Keep Kitchen Basics to Beat the Recession Blues

During these tough econimc times, people are spending more time in the kitchen preparing meals instead of going out and racking up large restaurant bills. Here are some parts of the kitchen that you might want to update to give your cooking space new life.

A tough economy = more cooking at home. Have you found that to be true? We used to eat out practically every night, and it wasn’t uncommon to have bills in excess of $100, particularly with wine added to the cost of the meal. Now we go out to eat only on special occasions, and cook in our kitchen most nights. The kitchen really is the heart of any home, and people are using their kitchens now more than ever.

Here are the elements of our kitchen that we now cherish, but let me make one thing perfectly clear — the photo at top is NOT our apartment kitchen. If we would have had such a great kitchen, we would have taken up cooking long ago!

  • Our Premiere oven. We have a small 20-inch range, which is a real space saver in a small kitchen space. By shrinking the footprint of the oven, we were able to squeeze out more counter space and that’s been helpful for meal prep.
  • An antique corner hutch. Four generous shelves store everything from extra sets of dishes and trivets to a collection of antique tea pots and Victorian punch bowls. The bowls are great for punch, but we serve big salads in them, too.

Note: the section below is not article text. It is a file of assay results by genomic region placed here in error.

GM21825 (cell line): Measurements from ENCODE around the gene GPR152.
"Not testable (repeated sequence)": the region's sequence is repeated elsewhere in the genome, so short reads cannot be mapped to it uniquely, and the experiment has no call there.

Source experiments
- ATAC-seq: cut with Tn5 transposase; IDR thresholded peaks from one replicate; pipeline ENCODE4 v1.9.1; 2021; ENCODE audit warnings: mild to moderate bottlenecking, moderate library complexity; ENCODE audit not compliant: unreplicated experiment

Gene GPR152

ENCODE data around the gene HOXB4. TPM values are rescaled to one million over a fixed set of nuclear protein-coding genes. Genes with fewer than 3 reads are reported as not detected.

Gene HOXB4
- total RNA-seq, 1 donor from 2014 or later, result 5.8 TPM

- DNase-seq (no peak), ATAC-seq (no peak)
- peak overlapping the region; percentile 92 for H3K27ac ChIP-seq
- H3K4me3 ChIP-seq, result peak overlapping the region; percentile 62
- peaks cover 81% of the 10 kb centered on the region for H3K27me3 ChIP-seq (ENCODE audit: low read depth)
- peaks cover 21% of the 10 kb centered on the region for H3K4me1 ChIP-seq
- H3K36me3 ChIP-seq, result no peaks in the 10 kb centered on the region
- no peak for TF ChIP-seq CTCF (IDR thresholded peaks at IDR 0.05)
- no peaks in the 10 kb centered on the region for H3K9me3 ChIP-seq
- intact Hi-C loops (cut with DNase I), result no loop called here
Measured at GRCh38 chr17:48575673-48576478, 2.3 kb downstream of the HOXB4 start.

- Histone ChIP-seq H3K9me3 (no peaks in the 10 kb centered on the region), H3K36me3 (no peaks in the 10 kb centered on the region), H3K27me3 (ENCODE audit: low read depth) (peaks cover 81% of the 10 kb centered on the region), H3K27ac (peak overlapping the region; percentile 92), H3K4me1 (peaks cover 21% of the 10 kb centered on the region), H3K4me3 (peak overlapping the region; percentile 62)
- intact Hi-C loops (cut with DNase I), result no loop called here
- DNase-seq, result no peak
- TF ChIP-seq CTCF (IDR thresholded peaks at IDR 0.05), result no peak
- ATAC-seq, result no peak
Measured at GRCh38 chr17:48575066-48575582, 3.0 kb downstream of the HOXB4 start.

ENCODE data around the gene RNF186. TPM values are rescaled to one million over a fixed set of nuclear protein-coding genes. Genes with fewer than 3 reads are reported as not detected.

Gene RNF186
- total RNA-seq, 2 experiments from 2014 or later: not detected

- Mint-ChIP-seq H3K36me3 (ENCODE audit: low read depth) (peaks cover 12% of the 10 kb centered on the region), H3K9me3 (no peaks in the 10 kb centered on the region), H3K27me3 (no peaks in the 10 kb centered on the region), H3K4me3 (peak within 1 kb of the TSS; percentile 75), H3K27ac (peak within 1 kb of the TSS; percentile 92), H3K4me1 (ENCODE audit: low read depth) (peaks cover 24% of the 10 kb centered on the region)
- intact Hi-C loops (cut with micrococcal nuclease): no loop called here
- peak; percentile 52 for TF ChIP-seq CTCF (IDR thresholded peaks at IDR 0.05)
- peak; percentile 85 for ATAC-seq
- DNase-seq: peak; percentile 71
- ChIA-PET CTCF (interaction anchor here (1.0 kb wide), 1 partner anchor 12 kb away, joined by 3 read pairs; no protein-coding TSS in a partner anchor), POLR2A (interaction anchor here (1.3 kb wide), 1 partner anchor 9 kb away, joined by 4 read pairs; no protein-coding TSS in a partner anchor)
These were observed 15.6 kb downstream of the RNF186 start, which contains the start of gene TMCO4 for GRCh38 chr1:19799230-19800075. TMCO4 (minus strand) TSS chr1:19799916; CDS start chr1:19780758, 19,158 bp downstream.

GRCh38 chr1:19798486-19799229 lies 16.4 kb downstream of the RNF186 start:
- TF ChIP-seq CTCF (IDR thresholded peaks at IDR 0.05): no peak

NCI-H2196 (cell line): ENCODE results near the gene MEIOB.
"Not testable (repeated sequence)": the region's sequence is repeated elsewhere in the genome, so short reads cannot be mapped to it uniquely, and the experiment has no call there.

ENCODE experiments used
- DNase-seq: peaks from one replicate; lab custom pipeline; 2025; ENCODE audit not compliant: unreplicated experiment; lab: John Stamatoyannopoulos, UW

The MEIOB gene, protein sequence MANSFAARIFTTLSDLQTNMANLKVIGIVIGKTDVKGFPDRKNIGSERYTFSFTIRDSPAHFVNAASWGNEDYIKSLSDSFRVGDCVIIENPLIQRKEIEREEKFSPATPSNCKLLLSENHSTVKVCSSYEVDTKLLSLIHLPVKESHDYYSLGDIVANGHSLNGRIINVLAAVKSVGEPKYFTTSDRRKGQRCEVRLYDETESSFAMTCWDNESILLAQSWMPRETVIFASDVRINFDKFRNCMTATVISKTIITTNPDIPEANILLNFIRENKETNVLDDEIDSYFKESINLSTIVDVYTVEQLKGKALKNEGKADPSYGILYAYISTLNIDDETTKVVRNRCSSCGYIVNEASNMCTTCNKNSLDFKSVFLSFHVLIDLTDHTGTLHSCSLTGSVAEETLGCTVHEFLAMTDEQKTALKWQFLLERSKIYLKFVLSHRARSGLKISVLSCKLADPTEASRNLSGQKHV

• Ceramic tile flooring. The mustard and tan checkerboard pattern is cheery and adds color to the room. We picked up on the floor by painting the walls a tan to match the lighter squares with a barely-there stenciled pattern border on top, just underneath chair rail molding which we added about a third of the way down from the ceiling. A lighter off-white paint above the chair rail covers the top of the walls and ceiling and gives the room a lighter, airier feeling. A lighter paint shade on top adds visual height to the room.
  • White subway tile backsplashes. We added old-fashioned tile behind the sink, counter prep area, and oven and it’s been both a great look and a boon to cleaning. Splatters wipe off easily.
  • Our 1940s white and red metal hutch. Three shelves hold cookbooks, china, and crystal behind glass doors. The base has a slide-out top that’s great for serving meals, and below are four small drawers which hold everything from junk to plastic garbage bags. The bottom features a large storage section for paper products and laundry items.
  • Kitchen cabinets. For everyday dish sets, glassware, utensils, silverware, pots, pantry storage for food, spices, and so on.
  • A pot rack. Hanging pots and a strainer makes the kitchen look homey, and reaching for the right pot or pan is so handy.
  • A table and chairs. Using your kitchen table for multiple uses is great for any home: serve buffet suppers, have a sit-down meal, play board games, do homework, balance the checkbook, type on the computer, enjoy a leisurely cup of tea or coffee.
  • Artwork. Kitchens should be as beautifully decorated as any room in the house or apartment. I count 7 paintings and 16 mounted plates on our kitchen walls. Layers of accessories and art on the walls make the room more pleasant to work and eat in. Strong decor also links the kitchen to the rest of our apartment.
  • Our Bosch dishwasher. It’s quiet and we load it up regularly now that we’re cooking more. We plan to keep it running a lot since we’re using our great kitchen more often these days. And you know what? We’re eating better, feeling healthier, and meal prep and dinnertime conversations are both intimate and priceless.



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Inspired by the popularity of YouTube and videos on the Internet, Irwin Weiner and Jay Johnson created Design2Share in November 2006, an online podcast of advice and inspiration on homes, gardens, and architecture.

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